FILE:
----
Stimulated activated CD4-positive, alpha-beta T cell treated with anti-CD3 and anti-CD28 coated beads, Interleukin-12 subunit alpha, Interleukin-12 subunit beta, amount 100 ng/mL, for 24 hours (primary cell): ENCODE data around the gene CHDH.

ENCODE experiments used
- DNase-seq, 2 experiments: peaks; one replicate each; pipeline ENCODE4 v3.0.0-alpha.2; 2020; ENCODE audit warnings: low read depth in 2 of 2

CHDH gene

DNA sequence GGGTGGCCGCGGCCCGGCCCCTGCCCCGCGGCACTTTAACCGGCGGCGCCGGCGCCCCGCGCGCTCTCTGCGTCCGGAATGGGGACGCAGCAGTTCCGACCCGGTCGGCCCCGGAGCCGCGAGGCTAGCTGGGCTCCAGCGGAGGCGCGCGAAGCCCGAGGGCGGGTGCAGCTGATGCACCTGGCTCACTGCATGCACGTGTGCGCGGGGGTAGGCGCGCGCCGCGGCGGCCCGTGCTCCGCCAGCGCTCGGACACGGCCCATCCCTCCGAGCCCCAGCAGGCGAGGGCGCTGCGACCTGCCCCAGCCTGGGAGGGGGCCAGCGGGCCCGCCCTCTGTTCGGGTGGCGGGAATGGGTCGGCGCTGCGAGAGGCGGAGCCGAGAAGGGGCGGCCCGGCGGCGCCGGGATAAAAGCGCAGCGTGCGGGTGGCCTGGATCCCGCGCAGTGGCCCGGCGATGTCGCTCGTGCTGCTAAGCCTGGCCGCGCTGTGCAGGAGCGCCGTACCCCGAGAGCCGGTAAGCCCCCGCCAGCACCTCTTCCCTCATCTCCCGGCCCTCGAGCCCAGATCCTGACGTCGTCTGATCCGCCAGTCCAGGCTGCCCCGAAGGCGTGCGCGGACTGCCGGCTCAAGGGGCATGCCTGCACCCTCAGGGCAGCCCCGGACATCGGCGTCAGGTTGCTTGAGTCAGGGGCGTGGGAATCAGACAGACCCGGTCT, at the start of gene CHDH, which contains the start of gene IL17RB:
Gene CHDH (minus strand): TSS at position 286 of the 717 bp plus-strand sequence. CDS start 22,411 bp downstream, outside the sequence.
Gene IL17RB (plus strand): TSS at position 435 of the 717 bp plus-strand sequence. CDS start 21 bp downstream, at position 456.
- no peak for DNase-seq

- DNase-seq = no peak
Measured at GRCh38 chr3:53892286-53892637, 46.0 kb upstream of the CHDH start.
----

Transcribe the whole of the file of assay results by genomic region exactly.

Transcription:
Stimulated activated CD4-positive, alpha-beta T cell treated with anti-CD3 and anti-CD28 coated beads, Interleukin-12 subunit alpha, Interleukin-12 subunit beta, amount 100 ng/mL, for 24 hours (primary cell): ENCODE data around the gene CHDH.

ENCODE experiments used
- DNase-seq, 2 experiments: peaks; one replicate each; pipeline ENCODE4 v3.0.0-alpha.2; 2020; ENCODE audit warnings: low read depth in 2 of 2

CHDH gene

DNA sequence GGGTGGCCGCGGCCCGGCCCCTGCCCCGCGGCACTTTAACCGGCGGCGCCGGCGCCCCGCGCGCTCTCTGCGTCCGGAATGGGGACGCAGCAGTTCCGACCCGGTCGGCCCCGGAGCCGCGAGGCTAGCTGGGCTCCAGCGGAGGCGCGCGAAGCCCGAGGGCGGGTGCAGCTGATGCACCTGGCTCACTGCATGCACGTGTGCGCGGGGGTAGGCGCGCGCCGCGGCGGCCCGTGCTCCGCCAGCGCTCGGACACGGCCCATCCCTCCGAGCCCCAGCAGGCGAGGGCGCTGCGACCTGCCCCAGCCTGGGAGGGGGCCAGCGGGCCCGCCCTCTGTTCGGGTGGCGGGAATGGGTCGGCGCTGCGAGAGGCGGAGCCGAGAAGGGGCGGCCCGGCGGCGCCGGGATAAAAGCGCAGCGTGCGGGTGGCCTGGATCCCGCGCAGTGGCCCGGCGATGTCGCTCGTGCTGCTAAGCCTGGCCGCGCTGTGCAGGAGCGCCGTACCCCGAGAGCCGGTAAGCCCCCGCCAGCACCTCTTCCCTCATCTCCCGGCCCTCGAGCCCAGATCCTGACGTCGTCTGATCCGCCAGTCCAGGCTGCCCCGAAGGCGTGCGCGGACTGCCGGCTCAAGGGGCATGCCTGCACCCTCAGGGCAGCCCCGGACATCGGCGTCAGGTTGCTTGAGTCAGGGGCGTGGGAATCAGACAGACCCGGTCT, at the start of gene CHDH, which contains the start of gene IL17RB:
Gene CHDH (minus strand): TSS at position 286 of the 717 bp plus-strand sequence. CDS start 22,411 bp downstream, outside the sequence.
Gene IL17RB (plus strand): TSS at position 435 of the 717 bp plus-strand sequence. CDS start 21 bp downstream, at position 456.
- no peak for DNase-seq

- DNase-seq = no peak
Measured at GRCh38 chr3:53892286-53892637, 46.0 kb upstream of the CHDH start.